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Bringing science to society

Judith Salerno

The National Academies’ Institute of Medicine (IOM) strives to turn the evidence-based recommendations of its members into policy solutions for national problems, such as childhood obesity and healthcare coverage for preventive services. “It’s all about impact,” said Judith Salerno, the institute’s Leonard D. Schaeffer Executive Officer.

“I have two huge bookcases full of wonderful, beautiful IOM reports with lovely covers and great artwork,” she added. “But that’s not what the IOM is about. It’s about getting those books off the shelves and getting them into policy.”

Salerno addressed more than 200 students, faculty, staff and members of the community on Monday morning at the inaugural lecture in the Bouvé Dean’s Seminar Series held in the Raytheon Amphitheater at Northeastern University.

The Dean’s Seminar Series will continue today with a lecture by Jo Ivey Boufford, of the New York Academy of Medicine. The lecture — titled “Is America’s Health Care Policy Healthy?” — will begin at 9:30 a.m. in the Raytheon Amphitheater.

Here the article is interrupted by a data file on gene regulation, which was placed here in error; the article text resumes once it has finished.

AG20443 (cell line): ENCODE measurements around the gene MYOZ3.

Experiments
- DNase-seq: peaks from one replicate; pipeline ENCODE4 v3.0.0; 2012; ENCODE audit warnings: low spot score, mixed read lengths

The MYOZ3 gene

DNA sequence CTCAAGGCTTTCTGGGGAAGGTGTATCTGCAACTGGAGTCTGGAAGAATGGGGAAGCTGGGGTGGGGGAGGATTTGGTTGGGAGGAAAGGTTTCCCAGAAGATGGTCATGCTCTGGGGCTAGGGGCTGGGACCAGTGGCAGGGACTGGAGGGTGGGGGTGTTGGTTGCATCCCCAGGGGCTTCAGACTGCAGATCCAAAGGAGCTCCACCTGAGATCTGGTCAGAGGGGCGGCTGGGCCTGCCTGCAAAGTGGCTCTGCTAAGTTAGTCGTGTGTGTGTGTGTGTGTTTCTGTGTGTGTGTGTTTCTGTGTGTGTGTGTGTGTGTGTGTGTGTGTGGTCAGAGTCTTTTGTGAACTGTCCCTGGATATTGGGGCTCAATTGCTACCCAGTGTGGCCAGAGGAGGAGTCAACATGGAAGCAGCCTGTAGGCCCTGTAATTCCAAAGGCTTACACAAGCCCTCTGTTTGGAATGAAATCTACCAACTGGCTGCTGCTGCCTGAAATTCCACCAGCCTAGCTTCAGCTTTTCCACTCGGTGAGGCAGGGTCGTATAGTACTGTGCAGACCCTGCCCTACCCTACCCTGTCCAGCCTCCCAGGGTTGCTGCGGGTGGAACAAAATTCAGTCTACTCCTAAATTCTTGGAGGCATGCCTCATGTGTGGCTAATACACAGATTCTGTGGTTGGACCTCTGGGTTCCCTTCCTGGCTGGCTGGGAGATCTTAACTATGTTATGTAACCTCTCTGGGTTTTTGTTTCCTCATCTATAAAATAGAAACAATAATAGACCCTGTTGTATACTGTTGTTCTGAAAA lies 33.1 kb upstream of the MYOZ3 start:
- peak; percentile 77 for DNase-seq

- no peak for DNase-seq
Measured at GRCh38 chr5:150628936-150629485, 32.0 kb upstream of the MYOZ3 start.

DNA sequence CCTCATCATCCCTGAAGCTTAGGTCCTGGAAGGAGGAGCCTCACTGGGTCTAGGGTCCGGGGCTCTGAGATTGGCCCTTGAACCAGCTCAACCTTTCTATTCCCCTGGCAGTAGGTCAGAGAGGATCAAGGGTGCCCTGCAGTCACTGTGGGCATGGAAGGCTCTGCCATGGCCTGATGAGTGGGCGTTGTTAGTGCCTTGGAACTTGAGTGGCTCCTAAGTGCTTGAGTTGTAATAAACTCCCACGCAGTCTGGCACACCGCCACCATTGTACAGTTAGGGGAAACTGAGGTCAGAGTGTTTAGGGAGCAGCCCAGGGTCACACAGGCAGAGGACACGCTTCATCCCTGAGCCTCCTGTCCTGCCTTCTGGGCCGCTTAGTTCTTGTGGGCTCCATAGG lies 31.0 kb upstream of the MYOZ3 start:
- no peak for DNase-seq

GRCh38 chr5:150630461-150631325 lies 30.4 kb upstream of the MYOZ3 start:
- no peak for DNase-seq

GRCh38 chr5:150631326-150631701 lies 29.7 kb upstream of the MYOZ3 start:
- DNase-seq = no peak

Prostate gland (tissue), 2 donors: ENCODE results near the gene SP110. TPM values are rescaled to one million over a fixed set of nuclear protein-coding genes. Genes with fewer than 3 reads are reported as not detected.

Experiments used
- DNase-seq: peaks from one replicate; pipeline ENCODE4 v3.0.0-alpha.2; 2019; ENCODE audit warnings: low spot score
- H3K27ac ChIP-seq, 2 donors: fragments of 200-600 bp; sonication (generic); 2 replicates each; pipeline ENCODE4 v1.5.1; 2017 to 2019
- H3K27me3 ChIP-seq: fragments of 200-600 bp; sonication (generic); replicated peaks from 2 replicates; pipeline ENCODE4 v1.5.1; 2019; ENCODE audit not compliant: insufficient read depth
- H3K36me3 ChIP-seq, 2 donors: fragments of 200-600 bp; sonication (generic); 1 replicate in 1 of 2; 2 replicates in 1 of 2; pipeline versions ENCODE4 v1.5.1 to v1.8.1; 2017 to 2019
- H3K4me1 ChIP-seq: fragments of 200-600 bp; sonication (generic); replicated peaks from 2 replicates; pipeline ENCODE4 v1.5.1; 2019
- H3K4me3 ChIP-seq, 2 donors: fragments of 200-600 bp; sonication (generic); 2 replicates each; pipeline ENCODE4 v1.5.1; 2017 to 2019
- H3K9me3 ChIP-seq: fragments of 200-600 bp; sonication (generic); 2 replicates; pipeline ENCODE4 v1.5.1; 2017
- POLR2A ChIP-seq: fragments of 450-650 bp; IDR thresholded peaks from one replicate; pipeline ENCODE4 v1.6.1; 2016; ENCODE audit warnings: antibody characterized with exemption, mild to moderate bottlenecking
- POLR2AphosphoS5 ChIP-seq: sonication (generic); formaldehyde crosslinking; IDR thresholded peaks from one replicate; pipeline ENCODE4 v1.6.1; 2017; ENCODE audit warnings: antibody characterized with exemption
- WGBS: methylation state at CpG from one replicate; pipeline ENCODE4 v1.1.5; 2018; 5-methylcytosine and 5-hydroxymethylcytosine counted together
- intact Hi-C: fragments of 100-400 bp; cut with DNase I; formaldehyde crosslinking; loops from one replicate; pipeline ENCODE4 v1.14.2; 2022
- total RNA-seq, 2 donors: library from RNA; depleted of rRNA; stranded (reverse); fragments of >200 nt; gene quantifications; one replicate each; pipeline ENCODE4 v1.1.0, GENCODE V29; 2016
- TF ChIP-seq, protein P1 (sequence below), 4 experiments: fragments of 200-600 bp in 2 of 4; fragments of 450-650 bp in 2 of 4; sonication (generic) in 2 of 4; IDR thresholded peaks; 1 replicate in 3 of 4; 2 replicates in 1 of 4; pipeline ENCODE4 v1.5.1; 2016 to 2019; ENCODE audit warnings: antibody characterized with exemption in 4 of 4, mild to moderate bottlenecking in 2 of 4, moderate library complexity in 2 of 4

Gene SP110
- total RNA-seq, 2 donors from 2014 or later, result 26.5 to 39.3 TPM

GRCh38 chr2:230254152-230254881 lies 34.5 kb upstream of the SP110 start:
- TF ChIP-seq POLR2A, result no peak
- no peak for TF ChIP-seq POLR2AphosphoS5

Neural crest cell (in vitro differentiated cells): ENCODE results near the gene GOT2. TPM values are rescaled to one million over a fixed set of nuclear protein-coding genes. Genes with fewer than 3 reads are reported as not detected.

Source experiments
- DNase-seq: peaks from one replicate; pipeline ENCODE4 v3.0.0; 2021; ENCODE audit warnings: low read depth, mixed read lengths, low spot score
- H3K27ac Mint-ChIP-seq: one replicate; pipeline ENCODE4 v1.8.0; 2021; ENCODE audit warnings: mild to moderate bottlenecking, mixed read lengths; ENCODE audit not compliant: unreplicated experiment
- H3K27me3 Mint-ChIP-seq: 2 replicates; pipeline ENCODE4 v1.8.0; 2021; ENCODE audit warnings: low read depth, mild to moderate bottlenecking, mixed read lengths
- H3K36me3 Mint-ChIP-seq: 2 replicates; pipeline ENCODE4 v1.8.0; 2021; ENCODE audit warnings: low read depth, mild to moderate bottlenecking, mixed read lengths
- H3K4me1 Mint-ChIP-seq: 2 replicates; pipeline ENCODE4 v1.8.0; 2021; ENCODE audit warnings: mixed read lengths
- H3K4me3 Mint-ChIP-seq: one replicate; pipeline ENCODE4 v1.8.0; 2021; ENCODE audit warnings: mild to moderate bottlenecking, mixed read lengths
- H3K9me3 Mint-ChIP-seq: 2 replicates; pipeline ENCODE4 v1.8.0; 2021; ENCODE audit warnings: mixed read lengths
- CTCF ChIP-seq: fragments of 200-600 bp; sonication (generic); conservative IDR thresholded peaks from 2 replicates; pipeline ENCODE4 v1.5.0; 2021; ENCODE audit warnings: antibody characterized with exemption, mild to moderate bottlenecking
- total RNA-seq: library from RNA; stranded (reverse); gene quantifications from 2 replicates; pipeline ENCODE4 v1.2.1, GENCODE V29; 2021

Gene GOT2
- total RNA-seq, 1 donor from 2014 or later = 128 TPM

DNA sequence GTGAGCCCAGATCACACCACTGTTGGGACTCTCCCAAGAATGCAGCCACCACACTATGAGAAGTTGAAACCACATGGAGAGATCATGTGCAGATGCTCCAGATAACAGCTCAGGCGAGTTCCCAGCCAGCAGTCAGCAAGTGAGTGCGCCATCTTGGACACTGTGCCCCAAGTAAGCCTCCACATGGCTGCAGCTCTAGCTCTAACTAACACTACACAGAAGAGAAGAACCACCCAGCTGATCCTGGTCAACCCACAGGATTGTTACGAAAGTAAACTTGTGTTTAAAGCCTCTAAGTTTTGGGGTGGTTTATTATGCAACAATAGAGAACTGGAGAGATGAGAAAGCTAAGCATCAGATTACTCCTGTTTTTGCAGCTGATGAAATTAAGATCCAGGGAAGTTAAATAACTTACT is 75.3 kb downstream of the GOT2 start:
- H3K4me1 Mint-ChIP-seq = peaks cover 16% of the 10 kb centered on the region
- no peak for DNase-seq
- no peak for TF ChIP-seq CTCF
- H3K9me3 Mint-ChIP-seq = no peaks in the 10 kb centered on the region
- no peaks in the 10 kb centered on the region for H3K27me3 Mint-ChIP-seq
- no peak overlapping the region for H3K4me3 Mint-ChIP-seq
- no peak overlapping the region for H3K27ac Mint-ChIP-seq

The IOM, which exists outside of government, is a non-partisan, independent, and evidence-based consortium that offers science-backed advice to policy makers. It is made up of 1,600 elected members at the top of their respective fields.

Terry Fulmer, dean of the Bouvé College of Health Sciences and an IOM member, welcomed students to the lecture. “You are the future of the IOM and we know that,” she told them.

The IOM also aims to inform both patient groups and the general public on health issues through readily accessible info-graphics and widgets. For her part, Salerno’s goal at the institute is to “put into practice different ways to have an impact.”

She showed-off a “thermometer” calibrated in degrees of impact that displayed examples of the IOM’s successes. At the bottom of the thermometer lies the not-so-simple task of spreading the message about health-care issues that don’t get a lot of national attention, such as the impact of poor dental care on overall health.

Salerno said the most effective projects are those that cause change, such as the IOM’s recommendations on preventive women’s health, which were adopted into the Affordable Care Act within two weeks of the report’s release.

Being unaffiliated with political and business groups, she noted, allows the IOM to address the health-care needs of vulnerable populations that others are not willing to touch, such as the lesbian and gay community and children struggling to control their weight.

Over the last 10 years, the IOM has issued a suite of studies that have changed the message behind childhood obesity, Salerno said. “The obesity epidemic in this country is more than an issue of personal will,” she explained. “It is about the environments that we put our children and ourselves in or the lack of environments that support healthy eating and physical activity for our families.”

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